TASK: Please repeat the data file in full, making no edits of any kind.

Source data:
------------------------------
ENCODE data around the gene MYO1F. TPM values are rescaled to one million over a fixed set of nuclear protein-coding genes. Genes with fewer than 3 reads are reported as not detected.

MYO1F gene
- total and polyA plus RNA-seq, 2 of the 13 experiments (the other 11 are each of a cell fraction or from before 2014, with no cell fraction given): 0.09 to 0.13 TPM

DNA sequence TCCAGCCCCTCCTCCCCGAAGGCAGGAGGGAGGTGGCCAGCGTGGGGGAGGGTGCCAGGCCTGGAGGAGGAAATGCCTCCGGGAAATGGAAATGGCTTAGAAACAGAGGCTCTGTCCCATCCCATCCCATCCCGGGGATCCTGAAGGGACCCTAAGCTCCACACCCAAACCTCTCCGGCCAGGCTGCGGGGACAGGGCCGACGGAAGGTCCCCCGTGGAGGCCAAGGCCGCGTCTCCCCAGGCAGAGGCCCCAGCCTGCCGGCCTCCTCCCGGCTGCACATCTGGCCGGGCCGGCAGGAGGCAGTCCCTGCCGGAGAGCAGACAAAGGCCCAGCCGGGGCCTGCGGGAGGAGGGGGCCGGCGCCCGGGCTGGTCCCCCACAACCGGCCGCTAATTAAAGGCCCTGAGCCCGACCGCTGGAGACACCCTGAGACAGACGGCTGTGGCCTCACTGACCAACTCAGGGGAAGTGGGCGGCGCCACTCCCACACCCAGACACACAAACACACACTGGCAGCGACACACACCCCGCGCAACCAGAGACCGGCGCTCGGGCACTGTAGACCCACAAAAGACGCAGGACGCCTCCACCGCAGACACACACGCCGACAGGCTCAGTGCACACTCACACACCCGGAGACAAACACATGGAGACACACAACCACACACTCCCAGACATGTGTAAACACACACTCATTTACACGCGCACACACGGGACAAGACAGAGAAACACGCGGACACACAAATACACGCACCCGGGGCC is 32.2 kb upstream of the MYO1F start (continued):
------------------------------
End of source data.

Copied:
ENCODE data around the gene MYO1F. TPM values are rescaled to one million over a fixed set of nuclear protein-coding genes. Genes with fewer than 3 reads are reported as not detected.

MYO1F gene
- total and polyA plus RNA-seq, 2 of the 13 experiments (the other 11 are each of a cell fraction or from before 2014, with no cell fraction given): 0.09 to 0.13 TPM

DNA sequence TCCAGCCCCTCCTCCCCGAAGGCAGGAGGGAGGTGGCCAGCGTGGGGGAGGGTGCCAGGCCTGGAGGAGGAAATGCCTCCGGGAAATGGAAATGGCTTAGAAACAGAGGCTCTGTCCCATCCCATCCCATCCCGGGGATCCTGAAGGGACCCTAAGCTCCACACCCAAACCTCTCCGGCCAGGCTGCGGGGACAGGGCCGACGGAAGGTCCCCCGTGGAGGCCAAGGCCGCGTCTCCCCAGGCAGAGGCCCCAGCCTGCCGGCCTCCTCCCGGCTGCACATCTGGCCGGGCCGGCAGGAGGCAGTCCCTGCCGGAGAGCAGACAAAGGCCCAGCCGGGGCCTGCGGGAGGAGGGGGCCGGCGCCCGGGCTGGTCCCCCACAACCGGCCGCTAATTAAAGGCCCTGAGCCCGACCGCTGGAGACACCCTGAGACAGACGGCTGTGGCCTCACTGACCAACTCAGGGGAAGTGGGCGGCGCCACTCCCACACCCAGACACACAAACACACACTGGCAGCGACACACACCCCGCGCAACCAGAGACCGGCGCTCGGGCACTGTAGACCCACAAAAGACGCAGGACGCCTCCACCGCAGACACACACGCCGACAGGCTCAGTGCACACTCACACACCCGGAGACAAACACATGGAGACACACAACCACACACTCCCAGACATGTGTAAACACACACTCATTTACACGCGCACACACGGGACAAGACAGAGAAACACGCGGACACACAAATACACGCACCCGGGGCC is 32.2 kb upstream of the MYO1F start (continued):